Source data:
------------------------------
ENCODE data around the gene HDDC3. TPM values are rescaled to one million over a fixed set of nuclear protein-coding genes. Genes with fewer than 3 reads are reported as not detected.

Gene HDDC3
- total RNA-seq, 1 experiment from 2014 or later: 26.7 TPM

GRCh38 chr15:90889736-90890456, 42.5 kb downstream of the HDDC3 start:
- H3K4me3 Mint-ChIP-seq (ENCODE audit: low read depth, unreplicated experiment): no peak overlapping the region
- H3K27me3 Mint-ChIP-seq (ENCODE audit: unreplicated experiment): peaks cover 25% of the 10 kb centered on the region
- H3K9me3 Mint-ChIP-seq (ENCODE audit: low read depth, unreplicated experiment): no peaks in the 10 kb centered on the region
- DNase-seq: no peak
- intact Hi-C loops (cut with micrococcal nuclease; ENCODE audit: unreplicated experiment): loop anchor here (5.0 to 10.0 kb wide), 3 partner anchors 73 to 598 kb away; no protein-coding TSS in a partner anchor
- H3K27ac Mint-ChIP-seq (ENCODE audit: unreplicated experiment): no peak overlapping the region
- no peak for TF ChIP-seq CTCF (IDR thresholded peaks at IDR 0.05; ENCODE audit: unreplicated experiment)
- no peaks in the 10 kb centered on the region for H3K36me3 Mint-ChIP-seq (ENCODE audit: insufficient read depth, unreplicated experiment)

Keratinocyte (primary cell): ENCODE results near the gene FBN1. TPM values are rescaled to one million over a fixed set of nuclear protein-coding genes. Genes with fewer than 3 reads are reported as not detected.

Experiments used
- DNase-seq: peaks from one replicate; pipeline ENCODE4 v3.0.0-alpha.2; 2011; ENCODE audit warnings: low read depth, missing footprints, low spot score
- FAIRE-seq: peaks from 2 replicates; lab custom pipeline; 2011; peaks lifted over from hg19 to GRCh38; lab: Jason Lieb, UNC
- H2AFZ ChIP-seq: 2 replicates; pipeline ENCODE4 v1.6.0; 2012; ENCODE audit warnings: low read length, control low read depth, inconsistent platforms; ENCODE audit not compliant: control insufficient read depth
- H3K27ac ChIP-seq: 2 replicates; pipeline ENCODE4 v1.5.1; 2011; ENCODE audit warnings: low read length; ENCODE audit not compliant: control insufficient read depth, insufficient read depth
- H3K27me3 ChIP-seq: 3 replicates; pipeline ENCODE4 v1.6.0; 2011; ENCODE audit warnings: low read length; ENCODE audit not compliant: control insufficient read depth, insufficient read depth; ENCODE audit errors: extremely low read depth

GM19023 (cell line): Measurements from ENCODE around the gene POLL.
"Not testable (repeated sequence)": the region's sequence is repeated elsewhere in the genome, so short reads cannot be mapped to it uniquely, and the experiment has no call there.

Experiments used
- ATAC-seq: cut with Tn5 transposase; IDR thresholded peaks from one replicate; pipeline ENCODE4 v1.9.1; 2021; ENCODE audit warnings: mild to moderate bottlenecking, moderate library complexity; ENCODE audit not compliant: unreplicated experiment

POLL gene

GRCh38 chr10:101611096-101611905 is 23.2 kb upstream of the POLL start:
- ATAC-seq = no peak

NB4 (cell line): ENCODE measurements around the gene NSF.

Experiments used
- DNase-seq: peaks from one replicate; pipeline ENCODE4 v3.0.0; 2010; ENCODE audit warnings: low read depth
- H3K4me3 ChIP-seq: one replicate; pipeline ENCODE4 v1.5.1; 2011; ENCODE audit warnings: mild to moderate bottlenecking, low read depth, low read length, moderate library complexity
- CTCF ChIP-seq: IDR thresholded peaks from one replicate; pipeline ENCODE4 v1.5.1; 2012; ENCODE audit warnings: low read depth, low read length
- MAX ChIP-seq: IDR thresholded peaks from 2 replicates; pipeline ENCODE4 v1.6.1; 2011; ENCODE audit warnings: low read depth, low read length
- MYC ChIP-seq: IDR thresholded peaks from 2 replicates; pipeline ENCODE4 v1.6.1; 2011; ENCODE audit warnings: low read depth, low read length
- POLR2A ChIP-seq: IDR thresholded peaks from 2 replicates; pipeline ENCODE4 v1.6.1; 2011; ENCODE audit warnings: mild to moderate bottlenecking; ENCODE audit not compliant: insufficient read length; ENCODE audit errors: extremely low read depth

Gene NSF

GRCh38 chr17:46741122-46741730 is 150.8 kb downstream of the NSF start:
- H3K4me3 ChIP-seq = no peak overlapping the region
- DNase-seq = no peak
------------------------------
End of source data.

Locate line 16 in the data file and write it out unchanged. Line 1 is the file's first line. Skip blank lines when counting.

- FAIRE-seq: peaks from 2 replicates; lab custom pipeline; 2011; peaks lifted over from hg19 to GRCh38; lab: Jason Lieb, UNC